Several recent findings suggest that decreased activity of the IGF-1/PI3K/AKT signaling pathway can lead to muscle atrophy (Bodine et al., 2001b). Inhibition of PI3K and expression of a dominant-negative AKT reduce the mean size of myotubes in culture (Rommel et al., 2001). Muscles from mice lacking Akt1 and Akt2 are small (Peng et al., 2003). Conversely, activation of AKT in rat muscle can prevent denervation atrophy (Pallafacchina et al., 2002; Bodine et al., 2001b). Much of the growth promotion by IGF-1, insulin, and activated AKT results from a general increase in protein synthesis, and reduced AKT activity probably causes the decrease in protein translation seen in many types of muscle atrophy. However, in related studies, using glucocorticoid-treated myotubes as a simple in vitro model of muscle atrophy, we showed that dexamethasone (Dex) increases protein degradation and atrogin-1 expression, and these responses could be rapidly suppressed by IGF-1 or insulin (Sacheck et al., 2004). Moreover, inhibitors of PI3K stimulated protein degradation and expression of atrogin-1 in these myotubes. These experiments strongly suggest that the IGF-1/PI3K/AKT pathway, in addition to affecting translational initiation, suppresses protein degradation, especially of myofibrillar proteins, and expression of atrogin-1.
One downstream target of the PI3K/AKT pathway that could mediate these IGF-1 effects is the Forkhead box O (Foxo) class of transcription factors, a subfamily of the large group of forkhead transcription factors. Mammalian cells contain three members of this family, Foxo1 (FKHR), Foxo3 (FKHRL1), and Foxo4 (AFX) (Tran et al., 2003). AKT blocks the function of all three by phosphorylation of three conserved residues, leading to their sequestration in the cytoplasm away from target genes (Brunet et al., 1999). Dephosphorylation of Foxo factors leads to nuclear entry and growth suppression or apoptosis (Ramaswamy et al., 2002). Foxo gene expression is also tightly regulated. Fasting and glucocorticoids induce the expression of Foxo factors in mouse liver and muscle, while refeeding suppresses Foxo transcription (Furuyama et al., 2003; Imae et al., 2003). Foxo factors are also necessary for the development of insulin resistance in type II diabetes (Nakae et al., 2002; Puigserver et al., 2003). Furthermore, we found recently that Foxo1 is an atrophy-related gene (“atrogene”) that is induced in many, perhaps all, types of muscle atrophy (Lecker et al., 2004). These atrophy-related genes (formerly termed “atrogins”) are here called “atrogenes” to prevent confusion with the ubiquitin-ligase, atrogin-1.
We have used two simple in vitro models of muscle atrophy, cell starvation, and treatment with the synthetic glucocorticoid, dexamethasone, to identify the downstream targets of the IGF1/PI3K/AKT pathway that are important for the induction of atrogin-1 and the development of muscle wasting. We demonstrate that IGF-1 acts through AKT and Foxo to suppress atrogin-1 transcription, and that the mTOR/S6K, GSK, and NFκB pathways are not important in regulating atrogin-1 expression. Further studies show that Foxo3 activation also causes transcription of the atrogin-1 promoter and a dramatic decrease in fiber size. Our surprising discovery of the key role of Foxo in triggering the atrophy program should lay the basis not only for further understanding of the mechanisms of muscle wasting in diverse diseases, but also for developing novel therapies for these debilitating conditions.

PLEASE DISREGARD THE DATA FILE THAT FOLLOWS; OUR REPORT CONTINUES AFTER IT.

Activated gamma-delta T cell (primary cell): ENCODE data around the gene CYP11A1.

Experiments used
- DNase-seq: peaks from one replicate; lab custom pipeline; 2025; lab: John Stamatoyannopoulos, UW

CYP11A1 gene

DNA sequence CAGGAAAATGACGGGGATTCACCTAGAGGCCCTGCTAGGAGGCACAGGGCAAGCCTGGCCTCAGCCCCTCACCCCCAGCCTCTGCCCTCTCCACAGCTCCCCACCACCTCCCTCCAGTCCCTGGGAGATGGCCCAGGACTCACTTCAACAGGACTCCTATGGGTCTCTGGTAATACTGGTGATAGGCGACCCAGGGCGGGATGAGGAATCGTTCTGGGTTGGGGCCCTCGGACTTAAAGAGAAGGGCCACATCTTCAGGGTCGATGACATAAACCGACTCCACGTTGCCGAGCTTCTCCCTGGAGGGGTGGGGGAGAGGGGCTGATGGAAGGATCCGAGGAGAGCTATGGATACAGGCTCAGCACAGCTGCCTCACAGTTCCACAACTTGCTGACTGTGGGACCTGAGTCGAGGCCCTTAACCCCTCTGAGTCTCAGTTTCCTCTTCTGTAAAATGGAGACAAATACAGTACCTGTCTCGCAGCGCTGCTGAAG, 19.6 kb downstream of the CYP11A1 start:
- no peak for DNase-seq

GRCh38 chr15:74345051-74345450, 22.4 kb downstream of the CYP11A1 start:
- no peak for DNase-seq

To identify the signaling pathway(s) that activate atrogin-1 expression during atrophy, we defined the changes in atrogin-1 mRNA content and the phosphorylation levels of intermediates in the PI3K/AKT pathway in two experimental conditions that we found induce atrophy of C2C12 myotubes. Since food deprivation leads to rapid muscle wasting and an 8–10-fold increase in atrogin-1 mRNA (Gomes et al., 2001), we studied the effects of starving cultured myotubes of serum, glucose, and amino acids. After 6 hr, these myotubes showed a 60% decrease in diameter (Figure 1A), and contained 2.5-fold more atrogin-1 mRNA than control cells (Figure 1A). These changes were completely reversed by resupplying serum and nutrients for 12 hr (Figure 1A). In related studies, we found that treatment of differentiated myotubes with the glucocorticoid, dexamethasone (Dex) induced atrogin-1, stimulated breakdown of myofibrillar proteins, and caused a loss of protein and RNA content (Sacheck et al., 2004). After 24 hr treatment with Dex, there was a 2–3-fold increase in atrogin-1 mRNA (Figure 1C) and a 40% reduction in mean myotube diameter (see Figure 3D).